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Simply Puerto Vallarta - Making the Move to Mexico
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September 2, 2011
In this edition of Simply Puerto Vallarta, Laura talks with Nicole Majewski, a young American expat who lives and works in Puerto Vallarta. (Video Diva Productions)

Puerto Vallarta, Mexico - A declining U.S. economy, poor job prospects, not only for college graduates but for everyone, sky rocketing health care costs and you have just some of the reasons why people are moving to Mexico. It is not just baby boomers retiring any longer.

Walking a path seldom taken by young Americans, Nicole Majewski began the next phase of her life's journey when she left her home town of Buffalo, New York.

"I moved to Puerto Vallarta when I was 21 years old," says Nicole, "A couple of friends of mine and I took a bus all the way down to Puerto Vallarta. "I didn't know anything about Mexico and I had no idea where I was going or what I was doing. I just knew I wanted a change and wanted to travel a little bit."

It's not only baby boomers moving to Mexico, there is a surge of younger expats relocating. Many are disillusioned by the current job prospects in the US and living is simply less expensive south of the border. Nicole spent some time working at various restaurant jobs before diving into the tourist industry.

"After that first year of working various restaurant jobs I found a job with Vallarta Adventures and I kinda stuck that out, and that was my commitment, my time when I knew that I was going to stay and work it out," says Nicole. She worked as a guide in the Dolphin Center because she spoke English and Spanish and would be able to communicate will all tourists.

Nicole found living outside the US refreshing but at the same time adjustments were made. "When I first moved down to Vallarta, there were a lot less health food stores and vegetarian options," says Nicole, "It was really hard to find a box of tofu or it was really difficult to get organic soaps, and so that was my goody list for when I went back home. And of course we still can't get Reese's Pieces and licorice or things like that but that's not survival. It's funny because you hear people saying, how can you survive with this or how can you survive without that, but you're like 20 blocks from the beach and it's sunny all of the time, and you can see the mountains and the ocean everyday, so you just have to make some sacrifices."

Lack of consumer goods does not discourage Nicole from the time she has spent discovering herself and a new life focus. "I feel really lucky to be here," says Nicole, "I've met young people between the ages of 20 and 40, everyday. I have friends from all over the world. I think Vallarta is a very transient town for young people and they just kind of pass through. They are either coming for a vacation, coming for a month, coming to volunteer or intern and then they are gone. I feel very lucky, my friends here are my family and we have a really big family."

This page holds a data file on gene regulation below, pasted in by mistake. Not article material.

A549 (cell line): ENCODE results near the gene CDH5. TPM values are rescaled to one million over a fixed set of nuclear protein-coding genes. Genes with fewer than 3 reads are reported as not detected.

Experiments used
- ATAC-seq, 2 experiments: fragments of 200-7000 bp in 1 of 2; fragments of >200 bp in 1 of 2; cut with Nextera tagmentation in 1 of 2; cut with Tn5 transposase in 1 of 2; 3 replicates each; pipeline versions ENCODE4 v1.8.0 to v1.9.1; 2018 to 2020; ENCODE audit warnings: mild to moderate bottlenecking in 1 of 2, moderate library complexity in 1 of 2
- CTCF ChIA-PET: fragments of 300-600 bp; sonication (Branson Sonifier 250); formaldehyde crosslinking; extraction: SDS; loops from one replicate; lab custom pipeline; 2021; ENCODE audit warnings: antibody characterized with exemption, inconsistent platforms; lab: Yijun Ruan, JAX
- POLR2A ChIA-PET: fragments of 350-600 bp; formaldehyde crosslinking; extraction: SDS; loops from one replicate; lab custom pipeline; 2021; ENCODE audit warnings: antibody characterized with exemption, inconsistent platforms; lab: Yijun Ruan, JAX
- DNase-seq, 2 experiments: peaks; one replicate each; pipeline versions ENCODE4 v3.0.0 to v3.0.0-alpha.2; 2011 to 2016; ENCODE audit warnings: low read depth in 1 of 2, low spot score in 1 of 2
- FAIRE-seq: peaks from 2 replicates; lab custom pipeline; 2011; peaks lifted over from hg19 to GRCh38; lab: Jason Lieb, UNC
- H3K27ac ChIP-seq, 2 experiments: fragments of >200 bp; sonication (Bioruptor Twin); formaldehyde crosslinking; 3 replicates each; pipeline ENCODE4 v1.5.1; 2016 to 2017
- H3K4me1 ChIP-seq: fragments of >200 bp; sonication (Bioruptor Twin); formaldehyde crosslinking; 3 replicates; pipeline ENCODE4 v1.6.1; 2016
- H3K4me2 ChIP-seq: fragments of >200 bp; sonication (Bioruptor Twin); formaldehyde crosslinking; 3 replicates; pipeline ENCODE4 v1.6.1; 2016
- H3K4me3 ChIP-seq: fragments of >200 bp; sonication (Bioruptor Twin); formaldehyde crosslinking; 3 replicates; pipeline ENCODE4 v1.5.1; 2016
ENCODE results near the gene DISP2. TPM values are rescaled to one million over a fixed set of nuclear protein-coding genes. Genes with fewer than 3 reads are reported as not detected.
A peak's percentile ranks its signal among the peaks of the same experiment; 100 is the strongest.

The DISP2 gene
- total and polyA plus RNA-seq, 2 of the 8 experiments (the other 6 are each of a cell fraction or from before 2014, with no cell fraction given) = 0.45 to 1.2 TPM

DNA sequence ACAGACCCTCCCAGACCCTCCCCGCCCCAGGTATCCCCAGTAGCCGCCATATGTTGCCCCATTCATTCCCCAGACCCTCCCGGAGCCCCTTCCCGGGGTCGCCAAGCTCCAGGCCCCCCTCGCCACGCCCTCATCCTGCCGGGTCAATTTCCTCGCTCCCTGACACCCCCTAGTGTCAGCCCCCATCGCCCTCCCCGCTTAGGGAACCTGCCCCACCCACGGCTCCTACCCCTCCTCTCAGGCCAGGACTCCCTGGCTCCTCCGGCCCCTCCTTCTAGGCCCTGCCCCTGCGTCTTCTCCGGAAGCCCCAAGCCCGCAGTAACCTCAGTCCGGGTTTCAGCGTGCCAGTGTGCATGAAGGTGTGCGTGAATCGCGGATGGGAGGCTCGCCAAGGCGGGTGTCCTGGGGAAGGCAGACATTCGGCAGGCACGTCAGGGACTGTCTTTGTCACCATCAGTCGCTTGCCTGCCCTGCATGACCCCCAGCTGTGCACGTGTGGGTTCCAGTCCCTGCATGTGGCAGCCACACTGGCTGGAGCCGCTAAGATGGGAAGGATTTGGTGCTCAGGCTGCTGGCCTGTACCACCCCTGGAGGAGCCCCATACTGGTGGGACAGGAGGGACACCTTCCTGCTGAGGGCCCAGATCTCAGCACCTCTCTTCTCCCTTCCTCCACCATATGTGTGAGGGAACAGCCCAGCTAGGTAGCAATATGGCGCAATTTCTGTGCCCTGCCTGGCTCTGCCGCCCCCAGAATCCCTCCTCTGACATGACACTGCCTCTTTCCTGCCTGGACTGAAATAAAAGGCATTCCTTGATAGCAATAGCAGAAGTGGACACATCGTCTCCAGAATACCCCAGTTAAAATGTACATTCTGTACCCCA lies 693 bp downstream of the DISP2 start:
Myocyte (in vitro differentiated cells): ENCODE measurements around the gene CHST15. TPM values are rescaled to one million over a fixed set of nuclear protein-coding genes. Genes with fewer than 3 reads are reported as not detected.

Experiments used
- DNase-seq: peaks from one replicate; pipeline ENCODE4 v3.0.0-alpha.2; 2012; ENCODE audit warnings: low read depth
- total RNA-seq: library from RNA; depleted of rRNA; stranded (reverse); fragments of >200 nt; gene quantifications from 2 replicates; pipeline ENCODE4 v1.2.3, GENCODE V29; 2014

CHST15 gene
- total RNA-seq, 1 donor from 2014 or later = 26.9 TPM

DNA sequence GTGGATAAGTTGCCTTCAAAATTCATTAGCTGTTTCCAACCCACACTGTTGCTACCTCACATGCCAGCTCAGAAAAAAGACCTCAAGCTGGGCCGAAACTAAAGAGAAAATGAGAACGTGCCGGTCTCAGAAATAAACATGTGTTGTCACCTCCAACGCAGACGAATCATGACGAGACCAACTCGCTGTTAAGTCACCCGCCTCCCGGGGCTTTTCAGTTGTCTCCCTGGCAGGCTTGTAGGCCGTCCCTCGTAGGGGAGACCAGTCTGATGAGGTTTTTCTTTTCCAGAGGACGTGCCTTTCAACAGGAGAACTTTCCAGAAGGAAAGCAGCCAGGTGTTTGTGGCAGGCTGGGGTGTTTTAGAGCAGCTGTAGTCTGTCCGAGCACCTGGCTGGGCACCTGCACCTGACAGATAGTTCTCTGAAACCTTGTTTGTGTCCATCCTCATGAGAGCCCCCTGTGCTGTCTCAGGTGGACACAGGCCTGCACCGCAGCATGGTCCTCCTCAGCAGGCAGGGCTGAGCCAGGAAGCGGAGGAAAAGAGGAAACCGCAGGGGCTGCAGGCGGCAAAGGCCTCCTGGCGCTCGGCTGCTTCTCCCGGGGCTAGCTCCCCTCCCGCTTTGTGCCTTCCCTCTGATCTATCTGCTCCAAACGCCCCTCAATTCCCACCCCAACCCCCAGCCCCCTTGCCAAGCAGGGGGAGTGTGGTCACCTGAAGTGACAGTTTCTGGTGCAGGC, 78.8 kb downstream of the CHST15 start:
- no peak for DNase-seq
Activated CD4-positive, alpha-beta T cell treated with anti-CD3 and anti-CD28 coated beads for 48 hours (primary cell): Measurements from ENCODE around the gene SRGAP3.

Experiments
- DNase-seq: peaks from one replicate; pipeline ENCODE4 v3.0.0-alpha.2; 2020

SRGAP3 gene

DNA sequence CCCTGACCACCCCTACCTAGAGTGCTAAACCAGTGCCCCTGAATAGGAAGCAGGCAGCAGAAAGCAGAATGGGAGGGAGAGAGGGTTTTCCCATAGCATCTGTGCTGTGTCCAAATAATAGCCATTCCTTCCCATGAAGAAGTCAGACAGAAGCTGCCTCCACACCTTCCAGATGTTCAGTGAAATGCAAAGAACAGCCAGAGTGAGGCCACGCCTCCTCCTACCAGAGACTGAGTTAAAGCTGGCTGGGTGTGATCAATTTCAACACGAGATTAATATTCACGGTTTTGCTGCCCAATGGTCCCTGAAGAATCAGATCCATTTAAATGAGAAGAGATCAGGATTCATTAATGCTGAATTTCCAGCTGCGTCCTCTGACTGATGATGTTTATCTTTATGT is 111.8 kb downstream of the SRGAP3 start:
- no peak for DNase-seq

After working for about seven years in the tourist industry, Nicole found a new job, which satisfies many aspects of her personality, and she continues to strive toward emotional fulfillment. "I have been working for the last year with the non-profit called PEACE, (Protection, Education, Animals, Culture, Environment) based out of the Punta Mita area," says Nicole.

"I am the volunteer and events coordinator and it's been something I have wanted to do since I was a little girl, and I've known Molly Fisher, the director for many years, and always tried to make it work, and finally the day came when I could make it work, and I've been working with them full-time for a year and it's a very gratifying and exciting job, and I love going to work everyday, I feel very lucky," she adds.

Living and working in Mexico is not for everyone and Nicole recommends giving it a test drive before committing yourself.

Simply Puerto Vallarta is a multi-media promotion campaign that highlights the richness and diversity of Mexico's premier coastal tourist town. Unlike traditional PR efforts, the video series was designed to put the media message back into the hands of those it most affects - area residents.